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For many years, law and economics scholars, as well as politicians and regulators, have debated whether corporate criminal enforcement overdeters beneficial corporate activity or in the alternative, lets corporate criminals off too easily. This debate has recently expanded in its polarization: On the one hand, academics, judges, and politicians have excoriated enforcement agencies for failing to send guilty bankers to jail in the wake of the 2008 financial crisis; on the other, the U.S. Department of Justice has since relaxed policies that encouraged individual prosecutions and reduced the size of fines and number of prosecutions. A crucial and yet understudied piece of evidence in this debate is to understand how corporate crime rates have responded to changes in enforcement practices. And yet, unlike most other types of crime, the government does not provide data about corporate crime levels. Therefore, we cannot easily determine whether these policy changes are effectively deterring future incidents of crime.

In this paper, we take important first steps in determining whether corporate crime, and financial institution crime in particular, is on the rise. Specifically, we proxy for corporate crime using three novel sources: the Financial Crimes Enforcement Network (FinCEN) Suspicious Activity Reports (SARs), consumer complaints made to the Consumer Financial Protection Bureau (CFPB), and whistleblower complaints made to the Securities and Exchange Commission (SEC). Each source reveals an increase in complaints or reports indicative of corporate misconduct in the wake of the 2008 financial crisis. We also examine levels of public company recidivism and find that they are also on the rise. And we document a potential explanation: recidivist companies are much larger than non-recidivist companies, but they receive smaller fines than non-recidivist companies (measured as a percentage of market capitalization and revenue). Put simply, for large companies, criminal penalties may be just another cost of doing business—and quite a low cost at that. We conclude by offering recommendations for enforcement agencies and policymakers. In particular, our results suggest that enforcers are unlikely to achieve optimal deterrence using fines alone. Enforcement agencies should therefore consider other ways of securing deterrence, such as by seeking penalties against guilty individuals and the top executives who facilitate their crimes.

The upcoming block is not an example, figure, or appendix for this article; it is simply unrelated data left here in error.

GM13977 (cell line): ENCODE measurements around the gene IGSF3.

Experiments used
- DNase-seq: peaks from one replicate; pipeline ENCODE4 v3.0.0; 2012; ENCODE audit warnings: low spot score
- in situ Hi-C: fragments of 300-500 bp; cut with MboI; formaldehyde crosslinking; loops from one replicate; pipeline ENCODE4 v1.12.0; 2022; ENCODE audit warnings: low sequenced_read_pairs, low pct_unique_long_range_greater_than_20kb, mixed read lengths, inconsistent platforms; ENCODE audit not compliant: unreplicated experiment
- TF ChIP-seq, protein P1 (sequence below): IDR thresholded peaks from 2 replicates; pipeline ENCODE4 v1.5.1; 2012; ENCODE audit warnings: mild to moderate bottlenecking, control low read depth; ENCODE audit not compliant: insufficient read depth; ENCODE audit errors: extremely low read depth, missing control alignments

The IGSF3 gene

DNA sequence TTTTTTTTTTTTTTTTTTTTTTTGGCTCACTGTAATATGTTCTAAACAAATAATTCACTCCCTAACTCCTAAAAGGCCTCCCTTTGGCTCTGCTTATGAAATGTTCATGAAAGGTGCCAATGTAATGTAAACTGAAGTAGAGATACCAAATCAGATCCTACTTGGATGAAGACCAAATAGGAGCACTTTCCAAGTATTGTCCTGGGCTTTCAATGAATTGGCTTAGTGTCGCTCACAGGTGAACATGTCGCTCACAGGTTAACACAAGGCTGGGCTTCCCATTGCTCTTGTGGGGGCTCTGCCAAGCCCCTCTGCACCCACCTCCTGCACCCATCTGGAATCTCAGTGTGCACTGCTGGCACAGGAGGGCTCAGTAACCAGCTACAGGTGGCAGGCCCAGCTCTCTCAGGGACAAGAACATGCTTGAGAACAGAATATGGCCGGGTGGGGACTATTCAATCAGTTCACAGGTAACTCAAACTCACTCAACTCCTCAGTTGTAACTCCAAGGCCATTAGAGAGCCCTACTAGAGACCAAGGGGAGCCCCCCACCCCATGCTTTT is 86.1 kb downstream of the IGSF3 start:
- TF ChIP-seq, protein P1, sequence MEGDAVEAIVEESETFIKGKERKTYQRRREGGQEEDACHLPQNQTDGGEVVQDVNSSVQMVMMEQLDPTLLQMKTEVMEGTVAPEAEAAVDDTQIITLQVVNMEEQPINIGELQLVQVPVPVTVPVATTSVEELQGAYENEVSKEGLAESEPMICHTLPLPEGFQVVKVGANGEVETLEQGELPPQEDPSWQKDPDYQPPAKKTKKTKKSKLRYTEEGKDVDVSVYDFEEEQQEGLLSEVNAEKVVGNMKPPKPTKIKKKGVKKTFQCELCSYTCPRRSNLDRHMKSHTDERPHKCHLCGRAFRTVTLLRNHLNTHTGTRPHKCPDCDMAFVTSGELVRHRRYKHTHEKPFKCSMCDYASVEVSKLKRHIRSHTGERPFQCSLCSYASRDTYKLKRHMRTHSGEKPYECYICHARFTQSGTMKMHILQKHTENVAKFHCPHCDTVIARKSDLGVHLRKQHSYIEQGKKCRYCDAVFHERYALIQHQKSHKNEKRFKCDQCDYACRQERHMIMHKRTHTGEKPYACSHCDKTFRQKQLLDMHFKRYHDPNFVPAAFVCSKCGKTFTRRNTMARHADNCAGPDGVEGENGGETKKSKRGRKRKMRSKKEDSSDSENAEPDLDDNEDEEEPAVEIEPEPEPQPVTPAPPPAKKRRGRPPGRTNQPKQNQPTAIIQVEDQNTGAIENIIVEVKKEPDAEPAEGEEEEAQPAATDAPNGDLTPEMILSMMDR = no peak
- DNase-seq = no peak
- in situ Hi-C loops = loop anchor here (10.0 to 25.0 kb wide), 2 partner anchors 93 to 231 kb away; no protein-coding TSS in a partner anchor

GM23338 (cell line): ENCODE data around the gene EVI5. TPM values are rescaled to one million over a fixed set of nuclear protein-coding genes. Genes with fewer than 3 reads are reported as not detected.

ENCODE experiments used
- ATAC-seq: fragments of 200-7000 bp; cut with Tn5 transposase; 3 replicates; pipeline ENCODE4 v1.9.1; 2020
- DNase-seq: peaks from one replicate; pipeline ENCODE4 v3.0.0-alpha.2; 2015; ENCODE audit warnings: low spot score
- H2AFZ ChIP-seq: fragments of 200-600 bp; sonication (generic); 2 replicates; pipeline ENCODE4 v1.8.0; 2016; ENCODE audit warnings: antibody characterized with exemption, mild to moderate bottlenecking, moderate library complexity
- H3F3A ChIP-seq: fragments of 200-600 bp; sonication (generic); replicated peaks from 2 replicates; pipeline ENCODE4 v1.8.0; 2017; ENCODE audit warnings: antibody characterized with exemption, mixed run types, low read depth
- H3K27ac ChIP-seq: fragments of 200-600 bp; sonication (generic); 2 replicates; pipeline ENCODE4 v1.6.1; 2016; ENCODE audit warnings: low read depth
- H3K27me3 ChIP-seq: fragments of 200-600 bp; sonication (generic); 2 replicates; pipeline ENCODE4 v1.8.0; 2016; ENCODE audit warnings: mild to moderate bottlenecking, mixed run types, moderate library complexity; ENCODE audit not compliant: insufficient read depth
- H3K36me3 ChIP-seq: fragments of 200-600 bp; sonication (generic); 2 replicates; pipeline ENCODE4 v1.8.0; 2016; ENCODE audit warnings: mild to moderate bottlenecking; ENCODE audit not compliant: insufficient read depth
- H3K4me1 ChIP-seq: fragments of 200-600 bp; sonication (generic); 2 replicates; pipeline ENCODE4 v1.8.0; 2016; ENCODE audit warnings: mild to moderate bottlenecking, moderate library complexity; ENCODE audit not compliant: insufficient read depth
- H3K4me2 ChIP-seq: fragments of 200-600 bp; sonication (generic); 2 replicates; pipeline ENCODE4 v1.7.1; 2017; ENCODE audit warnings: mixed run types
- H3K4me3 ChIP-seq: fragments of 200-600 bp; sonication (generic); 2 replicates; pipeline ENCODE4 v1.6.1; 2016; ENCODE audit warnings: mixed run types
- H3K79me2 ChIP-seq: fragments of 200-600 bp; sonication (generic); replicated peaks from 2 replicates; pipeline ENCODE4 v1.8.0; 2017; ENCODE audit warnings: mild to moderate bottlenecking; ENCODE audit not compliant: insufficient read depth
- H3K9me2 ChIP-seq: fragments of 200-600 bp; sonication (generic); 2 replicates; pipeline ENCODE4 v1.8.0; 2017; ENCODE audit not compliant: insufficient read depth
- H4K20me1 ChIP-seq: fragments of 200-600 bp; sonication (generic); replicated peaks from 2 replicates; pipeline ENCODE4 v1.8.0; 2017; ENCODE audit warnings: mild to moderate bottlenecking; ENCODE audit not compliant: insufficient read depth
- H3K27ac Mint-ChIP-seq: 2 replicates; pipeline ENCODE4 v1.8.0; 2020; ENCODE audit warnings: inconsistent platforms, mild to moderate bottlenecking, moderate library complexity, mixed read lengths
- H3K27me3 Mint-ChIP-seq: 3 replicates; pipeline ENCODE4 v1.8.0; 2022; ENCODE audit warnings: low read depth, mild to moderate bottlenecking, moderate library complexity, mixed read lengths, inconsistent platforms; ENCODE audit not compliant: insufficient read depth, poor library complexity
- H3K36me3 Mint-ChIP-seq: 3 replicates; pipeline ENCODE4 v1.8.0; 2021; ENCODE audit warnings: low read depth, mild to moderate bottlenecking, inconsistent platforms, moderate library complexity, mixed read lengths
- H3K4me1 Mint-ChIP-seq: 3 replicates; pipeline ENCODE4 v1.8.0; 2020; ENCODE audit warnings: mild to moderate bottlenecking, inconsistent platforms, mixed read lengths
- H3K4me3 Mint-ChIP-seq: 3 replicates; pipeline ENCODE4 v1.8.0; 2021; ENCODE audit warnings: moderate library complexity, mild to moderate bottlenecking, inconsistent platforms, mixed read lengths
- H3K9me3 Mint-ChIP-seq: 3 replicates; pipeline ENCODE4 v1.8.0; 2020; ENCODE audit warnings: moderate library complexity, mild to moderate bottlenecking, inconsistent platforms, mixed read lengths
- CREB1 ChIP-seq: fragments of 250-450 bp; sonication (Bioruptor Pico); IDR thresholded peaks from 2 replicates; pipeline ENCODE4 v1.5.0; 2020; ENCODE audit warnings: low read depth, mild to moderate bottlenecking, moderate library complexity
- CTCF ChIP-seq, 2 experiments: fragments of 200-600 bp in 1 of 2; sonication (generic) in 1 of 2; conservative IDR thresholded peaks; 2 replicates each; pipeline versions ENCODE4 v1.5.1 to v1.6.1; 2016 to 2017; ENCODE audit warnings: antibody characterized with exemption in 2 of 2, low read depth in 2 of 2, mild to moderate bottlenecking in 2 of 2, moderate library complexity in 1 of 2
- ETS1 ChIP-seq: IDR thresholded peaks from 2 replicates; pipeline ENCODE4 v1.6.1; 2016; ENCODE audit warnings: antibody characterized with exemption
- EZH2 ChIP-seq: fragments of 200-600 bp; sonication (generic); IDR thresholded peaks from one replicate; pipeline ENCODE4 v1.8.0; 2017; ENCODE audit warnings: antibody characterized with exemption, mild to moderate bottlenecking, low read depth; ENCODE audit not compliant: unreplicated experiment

corporate crime, financial crisis, deterrence, law and economics, enforcement

Publication Title

Texas Law Review

Publication Citation

100 Tex. L. Rev. 285 (2021)